Having worked in Inward Investment for 20 years, I’ve started to get a sense of what kind of information might interest a potential investor, what might excite them, and what can make them make that final decision to push the button on a new investment in a new country.
One of my colleagues describes the information we put to customers as hooks, some of them are small silver hooks that help you with the overall proposition and some are bigger, golden hooks – more compelling reasons that make the decision to come to Scotland inevitable.
I’ve found that things like the right office space, transport links, and taxation are all silver hooks, often necessary, but not enough to seal the deal. However, there are the two things more than anything else that make people (and let’s not forget it’s people that make the decisions, not companies) sit up and listen; market opportunity and skills.
The market can be important in new growth areas like the hydrogen economy or offshore wind. Many of these new industries are heavily reliant on government policy, or government subsidies which will come with conditions around using the local supply chain, or the new inward investor may just be stepping into an area where no local solution exists (UHT milk production for example). Either way, the opportunity to have better access to the local market can be a strong influence.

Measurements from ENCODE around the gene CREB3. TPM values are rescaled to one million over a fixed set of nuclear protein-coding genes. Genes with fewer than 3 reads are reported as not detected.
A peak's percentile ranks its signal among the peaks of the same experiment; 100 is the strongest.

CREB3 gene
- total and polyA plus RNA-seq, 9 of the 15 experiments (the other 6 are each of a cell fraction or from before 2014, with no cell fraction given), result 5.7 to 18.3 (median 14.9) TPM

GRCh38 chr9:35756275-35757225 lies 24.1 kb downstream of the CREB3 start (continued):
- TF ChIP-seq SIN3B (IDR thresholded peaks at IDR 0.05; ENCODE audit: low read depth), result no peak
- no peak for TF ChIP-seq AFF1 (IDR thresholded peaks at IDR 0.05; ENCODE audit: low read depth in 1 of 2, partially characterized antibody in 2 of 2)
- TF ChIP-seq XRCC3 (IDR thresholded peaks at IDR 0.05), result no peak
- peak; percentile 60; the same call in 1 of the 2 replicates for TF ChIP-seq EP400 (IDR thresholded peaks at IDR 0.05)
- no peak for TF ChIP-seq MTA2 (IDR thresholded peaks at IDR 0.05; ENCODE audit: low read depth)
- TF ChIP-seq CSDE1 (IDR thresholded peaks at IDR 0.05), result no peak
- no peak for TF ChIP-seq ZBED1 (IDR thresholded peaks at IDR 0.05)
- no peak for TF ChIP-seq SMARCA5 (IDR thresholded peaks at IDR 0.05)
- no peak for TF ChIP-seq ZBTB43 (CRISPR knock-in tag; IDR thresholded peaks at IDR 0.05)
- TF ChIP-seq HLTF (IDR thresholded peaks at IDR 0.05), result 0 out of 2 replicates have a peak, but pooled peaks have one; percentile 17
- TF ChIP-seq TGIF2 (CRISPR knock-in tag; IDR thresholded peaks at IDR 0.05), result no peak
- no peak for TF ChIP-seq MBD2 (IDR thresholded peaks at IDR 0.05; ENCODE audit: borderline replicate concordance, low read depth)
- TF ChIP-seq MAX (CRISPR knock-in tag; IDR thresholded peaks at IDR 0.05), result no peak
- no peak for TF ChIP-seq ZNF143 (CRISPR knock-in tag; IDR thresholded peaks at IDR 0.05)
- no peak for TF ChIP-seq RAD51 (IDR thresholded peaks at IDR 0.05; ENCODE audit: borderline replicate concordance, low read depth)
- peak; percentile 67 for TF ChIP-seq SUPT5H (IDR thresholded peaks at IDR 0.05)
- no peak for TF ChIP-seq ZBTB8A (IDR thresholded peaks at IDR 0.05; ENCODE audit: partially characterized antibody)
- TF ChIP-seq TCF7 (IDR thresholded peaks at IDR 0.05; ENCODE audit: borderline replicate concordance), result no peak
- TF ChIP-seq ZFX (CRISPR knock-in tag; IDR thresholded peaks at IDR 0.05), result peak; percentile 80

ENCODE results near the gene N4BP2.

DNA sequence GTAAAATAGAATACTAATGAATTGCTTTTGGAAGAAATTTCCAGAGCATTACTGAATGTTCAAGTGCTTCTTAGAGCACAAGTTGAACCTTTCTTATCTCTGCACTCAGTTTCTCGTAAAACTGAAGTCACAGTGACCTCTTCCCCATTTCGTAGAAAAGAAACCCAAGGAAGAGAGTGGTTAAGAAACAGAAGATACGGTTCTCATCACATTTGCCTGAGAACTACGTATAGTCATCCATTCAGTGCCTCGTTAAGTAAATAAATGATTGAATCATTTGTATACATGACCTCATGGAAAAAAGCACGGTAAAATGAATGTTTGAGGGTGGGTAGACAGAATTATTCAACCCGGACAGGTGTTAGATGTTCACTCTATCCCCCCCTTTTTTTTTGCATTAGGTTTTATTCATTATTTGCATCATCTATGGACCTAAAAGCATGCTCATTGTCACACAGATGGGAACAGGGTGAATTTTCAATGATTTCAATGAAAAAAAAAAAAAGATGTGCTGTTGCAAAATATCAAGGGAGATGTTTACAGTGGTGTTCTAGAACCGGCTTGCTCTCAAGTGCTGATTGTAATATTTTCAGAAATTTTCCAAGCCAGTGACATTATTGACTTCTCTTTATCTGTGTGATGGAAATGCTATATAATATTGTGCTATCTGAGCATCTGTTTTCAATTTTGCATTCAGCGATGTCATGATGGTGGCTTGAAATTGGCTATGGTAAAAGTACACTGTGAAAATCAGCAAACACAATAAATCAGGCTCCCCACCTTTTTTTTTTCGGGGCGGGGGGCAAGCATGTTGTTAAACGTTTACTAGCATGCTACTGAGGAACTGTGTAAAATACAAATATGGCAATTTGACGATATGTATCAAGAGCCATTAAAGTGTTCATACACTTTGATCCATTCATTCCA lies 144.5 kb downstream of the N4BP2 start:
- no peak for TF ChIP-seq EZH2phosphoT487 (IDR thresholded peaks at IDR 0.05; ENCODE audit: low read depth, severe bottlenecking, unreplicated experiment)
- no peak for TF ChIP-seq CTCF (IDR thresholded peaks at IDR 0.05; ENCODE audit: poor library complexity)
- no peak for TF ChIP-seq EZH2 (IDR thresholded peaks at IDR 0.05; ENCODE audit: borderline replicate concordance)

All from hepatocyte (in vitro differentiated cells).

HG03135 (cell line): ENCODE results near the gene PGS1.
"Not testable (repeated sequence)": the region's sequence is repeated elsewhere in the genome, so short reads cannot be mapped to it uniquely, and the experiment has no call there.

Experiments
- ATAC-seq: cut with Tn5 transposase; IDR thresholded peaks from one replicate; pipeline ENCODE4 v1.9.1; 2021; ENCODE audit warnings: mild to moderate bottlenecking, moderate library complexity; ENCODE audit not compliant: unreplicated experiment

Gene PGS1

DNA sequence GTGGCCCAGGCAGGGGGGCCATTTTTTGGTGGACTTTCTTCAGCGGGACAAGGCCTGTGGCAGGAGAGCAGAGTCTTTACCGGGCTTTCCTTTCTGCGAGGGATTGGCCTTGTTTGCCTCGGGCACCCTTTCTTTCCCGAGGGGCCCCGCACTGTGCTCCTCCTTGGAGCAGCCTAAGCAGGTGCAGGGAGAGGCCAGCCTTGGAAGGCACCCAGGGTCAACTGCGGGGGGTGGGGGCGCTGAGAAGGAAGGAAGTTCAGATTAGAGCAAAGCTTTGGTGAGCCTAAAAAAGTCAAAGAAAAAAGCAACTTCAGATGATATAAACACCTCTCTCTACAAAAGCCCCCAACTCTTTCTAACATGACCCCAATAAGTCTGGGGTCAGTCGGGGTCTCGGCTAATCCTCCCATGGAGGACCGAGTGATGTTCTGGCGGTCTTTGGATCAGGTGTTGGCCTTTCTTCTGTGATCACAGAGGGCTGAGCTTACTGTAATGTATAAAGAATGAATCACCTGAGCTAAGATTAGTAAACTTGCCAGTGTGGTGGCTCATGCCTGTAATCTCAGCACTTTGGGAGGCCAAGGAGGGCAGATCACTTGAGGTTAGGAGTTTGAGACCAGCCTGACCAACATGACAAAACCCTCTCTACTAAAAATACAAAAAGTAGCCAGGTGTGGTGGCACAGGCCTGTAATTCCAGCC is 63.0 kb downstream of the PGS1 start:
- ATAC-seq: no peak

But the hook that usually trumps them all, and the main reason we have almost 3,000 foreign direct investors in Scotland is skills. It might seem obvious, but if you aren’t going to be able to find the people to work in your new Scottish branch, then it isn’t going to be very successful. We have a very compelling skills story to tell here in Scotland, and we tell it very well using partners like Skills Development Scotland, Talent Scotland and recruitment agencies that we regularly work with.
But where’s the regular flow of new blood to the company going to come from? That’s where our Higher Educational Institutions are such a critical part of our delivery – with high numbers of well-trained graduates added to the working population every year.
And don’t forget the very pinnacle of the skills pyramid, the world-leading research being carried out in Scotland, this can give companies a competitive advantage in a quickly moving marketplace.
Twenty years ago, in my early days of inward investment, each request by a new company about the research being done by Scotland’s HEI’s was met with a groan by my team, as it usually meant a dozen phone calls to figure out who was doing what. Thankfully since 2005, that has been made so much easier by Interface, and even easier in the sector where I work where we have the ETP and their fantastic BDM’s to help companies steer their way through what can initially appear to be a very daunting landscape.
Thanks, Interface, for 15 years of support, and I look forward to working with you all for many years to come.
If you would like to find out more about working with a university or college, please contact us.